While failings in the hiring process contribute to the presence of incompetent performers, the lack of an effective accountability based performance management process is the root cause of having incompetent performers on teams. 

In some fields there are structured evaluation or assessment programs to track the competency of individual practitioners, but even in those fields incompetent performers slip through.  Often, there are little or no defined objective criteria and many of the criteria are in the interpersonal/behavioral realm and are hard to quantify.

Competency assessment and competency improvement through training, coaching, mentoring and on the job performance reviews are means for managing competency and ensuring that an organization’s staff is made up of competent players and that incompetent players are identified, remediated and, if necessary, eliminated.

Managing the Work at Hand

But, these are long term solutions that do not help an individual project manager (PM) who is faced with an incompetent team member.  What options does the PM have?

He/she can confront the issue directly by creating a clear case with objective proof of incompetence and bring it to his superiors for action.  This, in a healthy environment, seems the best course of action.  It would ideally lead to a replacement or at least some leeway regarding meeting tight deadlines and budgets.  It would lead to remedial action to train, retrain or eliminate the poor performer.

What if the culture or the PM’s manager does not support such a direct approach?  What if the manager says something like “He’s been around for years and no one else complained, just make due and don’t bother me with this.”?   Or, “He’s the boss’ brother in-law and he’s not going away?” What if the incompetent person is an employee of the client firm for which the PM is working as a consultant and there is no mechanism for performance review?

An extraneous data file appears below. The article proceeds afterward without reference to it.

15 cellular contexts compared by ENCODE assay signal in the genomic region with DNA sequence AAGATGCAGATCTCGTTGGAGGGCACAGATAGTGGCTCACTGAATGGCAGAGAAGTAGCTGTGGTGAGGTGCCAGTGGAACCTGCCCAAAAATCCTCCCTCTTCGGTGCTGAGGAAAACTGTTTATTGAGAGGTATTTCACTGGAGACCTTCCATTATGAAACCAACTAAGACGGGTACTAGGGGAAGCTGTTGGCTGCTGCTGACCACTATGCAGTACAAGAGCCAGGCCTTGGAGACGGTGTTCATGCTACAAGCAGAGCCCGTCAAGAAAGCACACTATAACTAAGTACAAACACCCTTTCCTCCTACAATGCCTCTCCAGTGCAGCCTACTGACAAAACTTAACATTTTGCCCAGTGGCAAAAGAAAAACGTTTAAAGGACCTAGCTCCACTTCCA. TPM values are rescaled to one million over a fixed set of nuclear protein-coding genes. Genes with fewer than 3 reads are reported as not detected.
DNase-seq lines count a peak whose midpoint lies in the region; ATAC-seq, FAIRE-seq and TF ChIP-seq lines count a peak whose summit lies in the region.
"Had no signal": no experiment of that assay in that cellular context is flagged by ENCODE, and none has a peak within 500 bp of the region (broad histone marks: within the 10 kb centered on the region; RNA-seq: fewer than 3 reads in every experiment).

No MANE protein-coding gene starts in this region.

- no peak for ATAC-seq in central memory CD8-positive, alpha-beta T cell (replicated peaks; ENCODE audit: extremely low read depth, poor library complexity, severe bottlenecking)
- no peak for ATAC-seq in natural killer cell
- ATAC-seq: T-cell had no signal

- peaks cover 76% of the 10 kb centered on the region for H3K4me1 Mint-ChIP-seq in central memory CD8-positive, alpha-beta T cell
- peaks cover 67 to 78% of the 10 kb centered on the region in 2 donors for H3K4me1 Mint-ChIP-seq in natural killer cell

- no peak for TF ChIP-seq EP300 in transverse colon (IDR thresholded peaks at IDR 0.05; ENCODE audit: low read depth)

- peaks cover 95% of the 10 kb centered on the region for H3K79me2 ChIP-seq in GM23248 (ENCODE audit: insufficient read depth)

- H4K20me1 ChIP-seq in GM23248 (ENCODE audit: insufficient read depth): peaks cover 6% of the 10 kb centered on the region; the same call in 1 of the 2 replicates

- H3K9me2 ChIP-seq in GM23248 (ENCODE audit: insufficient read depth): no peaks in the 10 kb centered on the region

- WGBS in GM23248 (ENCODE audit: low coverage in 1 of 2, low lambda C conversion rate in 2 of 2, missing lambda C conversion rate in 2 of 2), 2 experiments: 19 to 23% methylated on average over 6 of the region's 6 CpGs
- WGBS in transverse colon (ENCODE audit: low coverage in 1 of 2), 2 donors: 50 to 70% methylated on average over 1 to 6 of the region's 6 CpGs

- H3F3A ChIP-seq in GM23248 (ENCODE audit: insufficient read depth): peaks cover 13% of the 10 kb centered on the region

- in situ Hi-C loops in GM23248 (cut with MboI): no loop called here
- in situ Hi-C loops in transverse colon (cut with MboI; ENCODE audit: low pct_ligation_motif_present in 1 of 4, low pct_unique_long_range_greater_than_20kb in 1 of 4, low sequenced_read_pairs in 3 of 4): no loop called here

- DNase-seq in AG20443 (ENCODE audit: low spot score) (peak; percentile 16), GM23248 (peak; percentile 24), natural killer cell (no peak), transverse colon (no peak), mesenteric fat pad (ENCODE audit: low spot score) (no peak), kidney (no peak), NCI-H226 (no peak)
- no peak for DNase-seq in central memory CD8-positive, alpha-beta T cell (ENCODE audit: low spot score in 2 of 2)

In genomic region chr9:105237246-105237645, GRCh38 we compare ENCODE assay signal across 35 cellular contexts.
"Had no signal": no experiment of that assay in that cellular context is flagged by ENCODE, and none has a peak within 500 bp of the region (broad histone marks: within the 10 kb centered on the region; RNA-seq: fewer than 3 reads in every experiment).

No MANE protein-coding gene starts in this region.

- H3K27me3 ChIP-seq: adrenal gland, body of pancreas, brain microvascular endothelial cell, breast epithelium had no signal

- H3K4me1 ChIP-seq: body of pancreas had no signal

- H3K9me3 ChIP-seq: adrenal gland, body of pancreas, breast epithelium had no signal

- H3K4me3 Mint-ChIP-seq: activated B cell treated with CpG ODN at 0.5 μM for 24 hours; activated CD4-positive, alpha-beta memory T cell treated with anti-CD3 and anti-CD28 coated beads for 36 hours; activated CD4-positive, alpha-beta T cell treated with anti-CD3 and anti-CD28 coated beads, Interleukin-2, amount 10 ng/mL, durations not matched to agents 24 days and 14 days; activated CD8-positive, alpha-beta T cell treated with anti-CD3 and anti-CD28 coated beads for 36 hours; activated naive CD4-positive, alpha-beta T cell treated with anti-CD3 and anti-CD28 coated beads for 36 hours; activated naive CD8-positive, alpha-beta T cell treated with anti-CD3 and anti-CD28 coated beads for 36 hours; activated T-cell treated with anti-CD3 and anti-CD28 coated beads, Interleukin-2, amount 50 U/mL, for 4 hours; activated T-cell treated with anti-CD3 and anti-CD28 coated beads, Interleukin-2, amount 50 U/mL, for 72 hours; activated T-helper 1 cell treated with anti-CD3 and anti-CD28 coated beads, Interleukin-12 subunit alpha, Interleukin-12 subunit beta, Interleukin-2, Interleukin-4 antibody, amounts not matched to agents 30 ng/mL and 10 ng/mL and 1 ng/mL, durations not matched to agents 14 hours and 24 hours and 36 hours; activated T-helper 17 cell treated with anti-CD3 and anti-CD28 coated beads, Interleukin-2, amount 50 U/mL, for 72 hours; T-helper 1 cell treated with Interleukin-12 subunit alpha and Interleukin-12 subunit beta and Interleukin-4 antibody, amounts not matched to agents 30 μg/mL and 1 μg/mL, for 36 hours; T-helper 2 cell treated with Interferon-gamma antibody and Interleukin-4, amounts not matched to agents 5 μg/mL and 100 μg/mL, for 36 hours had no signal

In one case a person in a technical position was not able to perform his work competently.  There were errors, delays and poor quality results.  There was no time or budget for training and the performer’s manager did not acknowledge the shortcomings. The project was being managed by consultants and the marginal performer worked for the client.   The approach was to assign the person to tasks that were administrative, short, and non-critical, and to closely supervise the performer or team them with a peer who would make sure quality was acceptable. If the performer’s work was so poor that it had to be redone, it was given it to someone else and the complexity of tasks assigned was reduced.

We found a right balance and made the best of it. 

It seems that finding the right balance and making the best of any situation is key to managing anything.  With competency issues, it is important to objectively assess the situation, putting aside “should be” thinking.  Focus on the situation and what you can do about it.

What is happening? How is it effecting the project?  What are the time and cost constraints and risks? How has this issue normally been handled?  What is the environment like? How aware and mindful are the players?  How emotionally intelligent?

What are the options for remediation, elimination, and managing current work and its effective performance?

With answers to these questions you can craft a practical solution while considering the personal feelings of all parties.

Don’t forget to leave your comments below.

George Pitagorsky

George Pitagorsky, integrates core disciplines and applies people centric systems and process thinking to achieve sustainable optimal performance. He is a coach, teacher and consultant. George authored The Zen Approach to Project Management, Managing Conflict and Managing Expectations and IIL’s PM Fundamentals™. He taught meditation at NY Insight Meditation Center for twenty-plus years and created the Conscious Living/Conscious Working and Wisdom in Relationships courses. Until recently, he worked as a CIO at the NYC Department of Education.